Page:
Collins 30L1 design questions

Discussion in 'Amateur Radio Amplifiers' started by K9AXN, Feb 16, 2018.

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  1. WB2WIK

    WB2WIK Platinum Subscriber Platinum Subscriber QRZ Page


    Wow! I've never seen that before.

    WIsh I had one, so I could tell people,"I'm using a 30L-1 here, with its built-in VFO and stuff. Am I on frequency okay?" and see what they say.:p
     
  2. N2EY

    N2EY Premium Subscriber QRZ Page

    Years ago, Ten Tec came out with their 585 transceiver - better know as the Paragon. It was contemporaneous with the Omni V and Omni VI, but had general-coverage receive.

    When I first saw the ad, I recalled one of the receivers Godley took with him to Ardrossan in 1921 - the Adams Morgan RA-10/DA-2, known as the Paragon.
     
  3. K9STH

    K9STH Platinum Subscriber Volunteer Moderator Platinum Subscriber QRZ Page

    There are a number of things with the Collins amateur radio equipment that are not well known including the 32W-1 SSB exciter which was, basically, the upper portion of the 30L-1 transmitter / KWS-1.

    30L-1 2a.JPG

    Glen, K9STH
     
  4. K9AXN

    K9AXN Premium Subscriber QRZ Page

    Glen,

    Interesting Glen!

    Glad your family came over early to get things settled for the rest of us.

    Regards Jim
     
  5. WB2WIK

    WB2WIK Platinum Subscriber Platinum Subscriber QRZ Page

    Glen, as I think you know I have a 75A-4 and have for decades (since 1972, I was second owner) but never owned a KWS-1 and always wanted to.

    But...I'd much rather have that "original" 30L-1, which was actually a transmitter and I guess the forerunner of the KWS-1 -- because it would be fun to say, "Rig here is a 75A-4 and 30L-1."

    "Yeah, okay on the receiver and amplifier...what's the transmitter?"

    "I told you, it's a 30L-1."

    "Are you on drugs?":p

    I'll bet very few know a 30L-1 was originally a transmitter. I sure didn't.
     
  6. K9STH

    K9STH Platinum Subscriber Volunteer Moderator Platinum Subscriber QRZ Page

    I believe, but do not know for sure, the late J. B. Jenkins, W5EU, had one of the very few "real" 30L-1 transmitters made. Although, years ago, J. B. used to occasionally do some "contract" work for me (he, along with another amateur radio operator, would assemble parts into reconditioned Motorola TSN-6000A speakers when I owned the Motorola reconditioned equipment center for the south-central United States), I never was at his house so I was never in his radio shack.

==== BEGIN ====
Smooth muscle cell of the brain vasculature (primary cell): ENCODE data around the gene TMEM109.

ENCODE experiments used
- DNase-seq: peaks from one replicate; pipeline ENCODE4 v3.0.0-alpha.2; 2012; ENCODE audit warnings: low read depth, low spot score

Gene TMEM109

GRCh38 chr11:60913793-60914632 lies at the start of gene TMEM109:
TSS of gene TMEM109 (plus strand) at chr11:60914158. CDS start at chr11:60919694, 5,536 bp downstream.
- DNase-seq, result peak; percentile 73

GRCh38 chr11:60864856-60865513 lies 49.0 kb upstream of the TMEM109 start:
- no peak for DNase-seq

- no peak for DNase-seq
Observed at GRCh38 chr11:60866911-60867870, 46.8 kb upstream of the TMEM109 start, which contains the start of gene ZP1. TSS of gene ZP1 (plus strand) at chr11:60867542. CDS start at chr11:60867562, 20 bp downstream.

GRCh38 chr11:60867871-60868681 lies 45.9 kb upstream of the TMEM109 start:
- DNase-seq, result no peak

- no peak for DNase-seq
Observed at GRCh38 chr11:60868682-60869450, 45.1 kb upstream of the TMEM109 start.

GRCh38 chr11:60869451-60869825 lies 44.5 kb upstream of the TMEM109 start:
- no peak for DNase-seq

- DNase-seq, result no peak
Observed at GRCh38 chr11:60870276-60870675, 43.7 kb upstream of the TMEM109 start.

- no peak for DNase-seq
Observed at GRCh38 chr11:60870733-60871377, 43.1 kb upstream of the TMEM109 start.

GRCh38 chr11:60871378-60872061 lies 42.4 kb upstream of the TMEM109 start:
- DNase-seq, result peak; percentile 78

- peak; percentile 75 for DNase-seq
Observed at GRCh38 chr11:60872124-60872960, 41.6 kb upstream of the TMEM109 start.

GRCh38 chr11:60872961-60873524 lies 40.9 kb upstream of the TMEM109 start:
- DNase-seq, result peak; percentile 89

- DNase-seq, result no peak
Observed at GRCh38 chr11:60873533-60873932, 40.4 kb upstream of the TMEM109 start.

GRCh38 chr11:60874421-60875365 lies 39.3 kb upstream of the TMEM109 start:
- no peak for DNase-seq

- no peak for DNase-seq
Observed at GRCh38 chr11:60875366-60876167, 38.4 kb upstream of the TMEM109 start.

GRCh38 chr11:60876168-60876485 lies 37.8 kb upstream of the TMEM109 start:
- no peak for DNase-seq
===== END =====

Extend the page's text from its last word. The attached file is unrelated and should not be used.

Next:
I believe that J.B. also had at least 1-each 32W-1 exciter. He did have at least 1 of the 75A experimental receivers and a couple of early 75A-1 receivers. I know that he had 75A-1 serial number 0 (yes, there was a 0) and serial number 10. At one time, I owned 75A-1 serial number 4 but traded it off during the mid 1970s when you almost had to pay for someone's gasoline to "haul off" the older equipment! Sure wish I had it back now! I do have a 75A-1 but it is a later serial number unit.

    You could also blow someone's mind telling them that you were using a 32W-1 transmitter since there are very few of them around. Of course, most people didn't believe W5QBM when he said he was running a 30S-3 amplifier.

    Glen, K9STH
     
  7. WB2WIK

    WB2WIK Platinum Subscriber Platinum Subscriber QRZ Page

    I never heard of a 30S-3, either.

    The 30S-1 had many design deficiencies, and I owned one for many years.

    I modified the RF section in many ways, but never changed the power supply since "it worked," even with the 3B28s -- never made it solid-state or eliminated the choke or anything.

    The 4CX1000A "loafed" as long as you watched grid current, which was really the only thing to watch. The "automatic load" tuning was silly IMO and I never looked at it. That was also a bit of a misnomer as there's nothing automatic about it-- it's up to the operator to tune it.:)

    I changed the exhaust system to duct it upwards and added a 4x4" ventilated screen in the top with an air deflector so it could be pushed back against a wall, and got rid of the nutty temperature sensor, but did increase the blower capacity so it could run 1kW output power without generating much heat at all. Never had any clue why Collins didn't do that, but they may have had reasons at the time (maybe "noise?").

    The 30S-1 is "older" than the 30L-1, so it's pretty old. I replaced it with a Henry 4K Ultra (8877, GG) which runs rings around a 30S-1 in terms of just about everything including ease of tuning, IMD and output power. I don't think the 8877 existed when the 30S-1 was designed, so can't fault them for not using it.

    Charlie designed the 4K Ultra and left Henry to form his own company, ASI in Northridge, CA (3 miles from me) -- they make amazing stuff.
     
  8. K9STH

    K9STH Platinum Subscriber Volunteer Moderator Platinum Subscriber QRZ Page

    The 30S-3 definitely had automatic tuning. Unfortunately, after the unit was tuned, the auto-tune would try to compensate for the changing load due to the SSB signal. W5QBM had to put in a switch to disable the auto-tune after the unit was "tuned up" on a particular frequency.

    Collins did have an effective auto-tune circuit that they included in the 208 and 308 series of linear amplifiers made for the military. I have told this before: One day, at the "new" corporate headquarters here in Richardson, Texas, a couple of technicians were testing a 308-U-20 amplifier. This amplifier put out a minimum of 20,000-watts over the 2 MHz to 30 MHz range. For some reason, the technicians laid out a 100-foot long piece of 12-gauge insulated wire on one of the parking lots and connected the end into the amplifier. Then, they put a key down CW signal into the amplifier driving it to the full 20,000-watts output.